Monday, 24 October 2011

Low Tide02:20 (1.10m)
High Tide08:33 (2.50m)
Low Tide14:56 (0.60m)
High Tide21:35 (2.50m)
Sea temperature: not taken, didn't feel we should get the human cork floating again
Sea conditions: rough
Weather: very windy, 30 MPH winds forecast
Joined by: Mertz, Abs and Boo Bob, her next door neighbour and his dog Blake, Legs and Mabel
Topics of conversation:
Introductions were clearly needed with such a crowd on the beach. Abs' neighbour had come to photograph the sunrise and I hope I may be able to put some of the results up here at some point. Legs has to rise early now that Mabel is able to join us because she is too curious to be left alone on the beach whilst we swim, especially in this weather. Mabel had joined us for the first time yesterday and spent the first few moments huddled in Legs's coat shaking, but after watching Boo chasing a stick for a bit she fond her own legs. It was a bit of a baptism by fire, wind, sea and dogs for the tiny thing, but she did brilliantly, even remembering to sit for a biscuit.

It was very rough this morning and so we did hem and haw about whether to go in. The Pirate, Mertz and I had gone in after lunch yesterday, when it was windy enough for the kite surfers, but the tide was low so we could swim. The beach was heaving again as it's half term now, but no one else seemed mad enough to swim. I was actually mad to swim, having been to my Mother's for Sunday lunch drinks, at which I'd consumed far too much alcohol on an empty stomach as usual and then we'd had a curry for lunch, but The Pirate says it's an old wives' tale that you shouldn't swim after eating so I went for it and didn't get cramp, throw up or any of those things you tell children.

Th Pirate didn't go in at all this morning, which was very sensible, Abs and I had a go but she fell over and I felt my legs go so we got out but off went DK, the human cork, bobbing south down the shore. I felt very nervous, especially with Legs and Mabel there! It's an optical illusion as it looks OK till you get in:

The Killing - it's coming back, that will change this blog as all we will talk about on a Sunday morning will be the last episode. It's how we all bonded in the first place - our mutual obsession with the series. Sarah Lund (sorry Sofie Grabol) was on The Culture show this week talking about it and it has just been announced that it is back on 12th November, thank goodness for Facebook in these circs. We may not be able to wait that long...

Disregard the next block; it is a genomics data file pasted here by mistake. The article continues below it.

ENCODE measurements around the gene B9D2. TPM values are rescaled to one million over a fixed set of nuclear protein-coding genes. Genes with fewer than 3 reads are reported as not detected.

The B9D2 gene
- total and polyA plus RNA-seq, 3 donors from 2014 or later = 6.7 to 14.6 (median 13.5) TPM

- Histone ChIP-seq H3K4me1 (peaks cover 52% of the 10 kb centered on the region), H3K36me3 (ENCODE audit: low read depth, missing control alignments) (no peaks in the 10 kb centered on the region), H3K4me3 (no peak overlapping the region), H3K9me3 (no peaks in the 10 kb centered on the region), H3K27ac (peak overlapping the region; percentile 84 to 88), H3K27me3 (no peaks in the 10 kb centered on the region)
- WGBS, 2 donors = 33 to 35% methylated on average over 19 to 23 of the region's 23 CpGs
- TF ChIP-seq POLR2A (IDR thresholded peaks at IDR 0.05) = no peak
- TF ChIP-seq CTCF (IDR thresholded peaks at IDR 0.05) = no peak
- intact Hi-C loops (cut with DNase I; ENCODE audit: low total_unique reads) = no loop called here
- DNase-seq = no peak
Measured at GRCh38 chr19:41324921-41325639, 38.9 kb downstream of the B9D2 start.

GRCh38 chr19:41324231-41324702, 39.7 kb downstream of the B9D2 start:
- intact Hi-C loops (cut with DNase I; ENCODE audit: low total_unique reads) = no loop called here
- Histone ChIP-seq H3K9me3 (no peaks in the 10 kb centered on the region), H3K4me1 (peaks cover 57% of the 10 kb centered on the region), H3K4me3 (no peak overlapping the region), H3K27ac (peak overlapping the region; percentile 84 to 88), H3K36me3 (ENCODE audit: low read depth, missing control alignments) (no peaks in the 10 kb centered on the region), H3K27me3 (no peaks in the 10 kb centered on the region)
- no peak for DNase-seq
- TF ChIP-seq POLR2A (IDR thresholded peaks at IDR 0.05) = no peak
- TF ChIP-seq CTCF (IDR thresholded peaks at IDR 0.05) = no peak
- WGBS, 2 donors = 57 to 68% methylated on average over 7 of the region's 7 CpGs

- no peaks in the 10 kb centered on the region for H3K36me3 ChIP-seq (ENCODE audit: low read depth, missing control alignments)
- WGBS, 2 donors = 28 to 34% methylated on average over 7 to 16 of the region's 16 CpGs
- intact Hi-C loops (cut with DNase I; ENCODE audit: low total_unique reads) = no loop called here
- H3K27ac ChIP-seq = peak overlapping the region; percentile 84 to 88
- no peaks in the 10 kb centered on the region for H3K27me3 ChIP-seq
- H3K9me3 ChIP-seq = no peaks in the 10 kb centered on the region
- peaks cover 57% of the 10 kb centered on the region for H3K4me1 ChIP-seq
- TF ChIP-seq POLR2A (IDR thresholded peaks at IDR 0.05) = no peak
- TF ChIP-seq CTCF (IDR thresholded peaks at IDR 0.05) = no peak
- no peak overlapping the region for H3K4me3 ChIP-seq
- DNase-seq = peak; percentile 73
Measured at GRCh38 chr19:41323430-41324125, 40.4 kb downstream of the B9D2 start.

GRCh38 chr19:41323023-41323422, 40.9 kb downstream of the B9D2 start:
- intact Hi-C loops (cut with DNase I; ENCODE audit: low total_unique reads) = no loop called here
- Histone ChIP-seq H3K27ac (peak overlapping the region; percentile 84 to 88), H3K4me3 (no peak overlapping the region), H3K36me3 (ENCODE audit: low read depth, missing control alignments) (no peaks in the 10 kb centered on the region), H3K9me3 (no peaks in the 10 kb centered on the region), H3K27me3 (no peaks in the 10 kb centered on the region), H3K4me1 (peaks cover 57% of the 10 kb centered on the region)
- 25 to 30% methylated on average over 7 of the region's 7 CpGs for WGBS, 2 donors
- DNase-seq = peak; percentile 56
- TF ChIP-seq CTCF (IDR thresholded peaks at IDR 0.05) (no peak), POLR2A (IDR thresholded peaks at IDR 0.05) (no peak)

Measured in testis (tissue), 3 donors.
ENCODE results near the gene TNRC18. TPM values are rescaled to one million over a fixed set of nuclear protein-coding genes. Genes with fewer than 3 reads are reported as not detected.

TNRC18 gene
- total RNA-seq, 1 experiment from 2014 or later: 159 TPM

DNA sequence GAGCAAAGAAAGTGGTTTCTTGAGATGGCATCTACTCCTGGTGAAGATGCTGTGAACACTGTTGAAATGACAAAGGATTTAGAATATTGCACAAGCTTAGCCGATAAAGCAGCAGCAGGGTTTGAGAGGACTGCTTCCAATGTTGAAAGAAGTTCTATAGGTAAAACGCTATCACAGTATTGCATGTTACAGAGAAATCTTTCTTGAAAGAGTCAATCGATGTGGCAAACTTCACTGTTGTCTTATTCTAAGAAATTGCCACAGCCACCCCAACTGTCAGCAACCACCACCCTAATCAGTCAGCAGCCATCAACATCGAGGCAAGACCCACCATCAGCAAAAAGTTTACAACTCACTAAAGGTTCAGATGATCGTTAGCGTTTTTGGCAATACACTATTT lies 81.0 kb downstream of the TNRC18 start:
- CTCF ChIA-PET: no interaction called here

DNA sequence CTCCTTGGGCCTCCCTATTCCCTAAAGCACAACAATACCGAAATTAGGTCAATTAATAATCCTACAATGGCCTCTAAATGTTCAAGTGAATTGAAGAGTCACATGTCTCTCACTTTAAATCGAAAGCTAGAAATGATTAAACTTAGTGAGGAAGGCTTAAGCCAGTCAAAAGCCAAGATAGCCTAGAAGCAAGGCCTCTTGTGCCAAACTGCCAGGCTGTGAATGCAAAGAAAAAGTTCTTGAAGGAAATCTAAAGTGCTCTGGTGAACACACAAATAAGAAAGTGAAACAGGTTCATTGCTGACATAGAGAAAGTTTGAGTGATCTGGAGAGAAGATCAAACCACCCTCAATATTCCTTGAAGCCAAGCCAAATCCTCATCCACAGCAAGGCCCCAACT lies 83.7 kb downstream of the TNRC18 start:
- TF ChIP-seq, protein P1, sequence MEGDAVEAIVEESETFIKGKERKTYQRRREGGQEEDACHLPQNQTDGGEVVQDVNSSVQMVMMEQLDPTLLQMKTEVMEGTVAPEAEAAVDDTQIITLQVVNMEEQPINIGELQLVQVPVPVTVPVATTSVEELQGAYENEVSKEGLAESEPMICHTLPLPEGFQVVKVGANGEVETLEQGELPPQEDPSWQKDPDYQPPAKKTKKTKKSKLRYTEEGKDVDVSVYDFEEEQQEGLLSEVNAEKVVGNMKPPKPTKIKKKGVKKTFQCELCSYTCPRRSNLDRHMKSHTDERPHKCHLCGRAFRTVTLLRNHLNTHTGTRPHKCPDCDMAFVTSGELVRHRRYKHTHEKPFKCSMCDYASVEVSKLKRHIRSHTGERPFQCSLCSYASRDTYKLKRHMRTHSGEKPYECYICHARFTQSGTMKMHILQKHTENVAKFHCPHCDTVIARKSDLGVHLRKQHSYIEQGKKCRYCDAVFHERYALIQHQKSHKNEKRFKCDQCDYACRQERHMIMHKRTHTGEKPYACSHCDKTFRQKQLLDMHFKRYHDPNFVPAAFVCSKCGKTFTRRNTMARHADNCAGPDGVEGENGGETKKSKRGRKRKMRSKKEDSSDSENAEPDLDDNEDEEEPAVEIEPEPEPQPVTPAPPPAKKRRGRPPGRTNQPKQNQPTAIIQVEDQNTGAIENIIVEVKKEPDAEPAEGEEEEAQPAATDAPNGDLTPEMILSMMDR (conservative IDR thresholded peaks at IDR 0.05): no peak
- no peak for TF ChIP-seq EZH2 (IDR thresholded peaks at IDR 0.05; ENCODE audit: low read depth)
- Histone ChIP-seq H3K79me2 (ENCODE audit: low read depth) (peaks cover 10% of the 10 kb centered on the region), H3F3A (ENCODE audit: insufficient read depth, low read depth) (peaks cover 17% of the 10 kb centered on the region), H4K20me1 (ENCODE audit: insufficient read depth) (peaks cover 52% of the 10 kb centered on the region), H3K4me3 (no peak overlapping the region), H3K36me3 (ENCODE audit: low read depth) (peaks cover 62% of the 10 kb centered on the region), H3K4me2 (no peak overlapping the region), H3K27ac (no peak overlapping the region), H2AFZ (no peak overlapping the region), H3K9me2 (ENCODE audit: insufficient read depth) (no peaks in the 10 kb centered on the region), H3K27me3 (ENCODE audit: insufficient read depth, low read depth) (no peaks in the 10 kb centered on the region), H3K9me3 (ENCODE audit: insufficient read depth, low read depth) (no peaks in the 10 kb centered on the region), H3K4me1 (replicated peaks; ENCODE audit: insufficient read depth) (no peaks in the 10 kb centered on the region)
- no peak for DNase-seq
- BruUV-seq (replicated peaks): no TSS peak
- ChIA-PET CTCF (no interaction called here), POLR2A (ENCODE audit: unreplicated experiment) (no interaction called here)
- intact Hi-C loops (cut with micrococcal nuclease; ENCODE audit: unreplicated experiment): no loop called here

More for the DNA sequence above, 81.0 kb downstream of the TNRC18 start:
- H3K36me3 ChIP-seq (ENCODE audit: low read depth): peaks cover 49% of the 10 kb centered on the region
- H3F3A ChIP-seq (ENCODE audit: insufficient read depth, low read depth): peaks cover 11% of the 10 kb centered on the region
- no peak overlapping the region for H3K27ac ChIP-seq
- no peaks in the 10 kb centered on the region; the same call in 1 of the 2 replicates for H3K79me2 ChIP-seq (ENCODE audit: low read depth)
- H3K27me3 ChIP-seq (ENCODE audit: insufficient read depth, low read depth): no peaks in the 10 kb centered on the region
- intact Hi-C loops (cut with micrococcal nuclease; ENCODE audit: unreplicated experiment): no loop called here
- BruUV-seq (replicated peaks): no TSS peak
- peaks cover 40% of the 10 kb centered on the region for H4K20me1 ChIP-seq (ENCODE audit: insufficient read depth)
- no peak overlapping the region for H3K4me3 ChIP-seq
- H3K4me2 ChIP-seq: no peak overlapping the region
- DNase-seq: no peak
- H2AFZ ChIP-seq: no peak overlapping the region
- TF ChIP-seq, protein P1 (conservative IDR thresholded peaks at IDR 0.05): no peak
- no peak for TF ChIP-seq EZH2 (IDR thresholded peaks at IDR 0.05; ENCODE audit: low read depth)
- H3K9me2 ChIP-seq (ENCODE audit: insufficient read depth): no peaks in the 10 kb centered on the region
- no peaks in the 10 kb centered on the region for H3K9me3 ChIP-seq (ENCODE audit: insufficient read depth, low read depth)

Saturday, 22 October 2011


We're hoping that the famous Mabel will be joining us tomorrow as she's had all her jabs, I went to see her today and she is very excited:

High Tide06:27 (2.30m)
Low Tide13:07 (0.80m)
High Tide19:57 (2.30m)
Sea temperature: 12.4 yesterday
Sea conditions: rough, huge swell, big waves - scary
Weather: glorious
Joined by: Abs
Topics of conversation:
The sunrise, it was magical - we were stopped in our tracks by the sun appearing over the horizon and stood watching till it pulled itself away from the sea and that thin strip of sky snuck underneath it, separating it from the water and throwing its colours across the waves towards us. We all agreed that if we were to paint the sky exactly as it was this morning, we'd be accused of romanticism, no one would believe the tiny fluffy blue clouds, positioned exactly the same distance apart, the slate grey of the sea as the red sun changed it purely by contrast and the green glow above it all. I didn't have my phone or my camera this morning though, so you'll just have to take my word for it. There's a great passage in The Art of Travel where Alain de Botton talks about taking photos of places you visit and how the process removes you from the experience as you don't feel the need to remember what you see, I'll remember this sky for ever.
There was a great deal of discussion about the sea conditions. We couldn't really decide if it was do-able. In the end Abs and I had a go, got in up to our waists/head/waist/head (as the waves crashed at us)  and got swept north. The Pirate sensibly stayed on the shore and DK did his human cork impersonation for about 3 and a half minutes. It was exhilarating but I certainly wouldn't even have tried on my own. I got hit in the shin by a stone again and have a massive bruise - shame I'm having my legs waxed on Monday... ouchy.
Tracksuits - The Pirate's son has bought him one, it's not pink unfortunately and he's praying that it isn't covered in logos. It's hard to find ones that aren't - mine has DADA written on it for some reason, which led to the whole "DADA wouldn't buy me a Bauhaus" conversation, The Pirate took it to the next level and almost issued a challenge by saying that "Dada wouldn't buy me a Bauhaus because it might create the wrong Impression". Any further contributions gratefully received.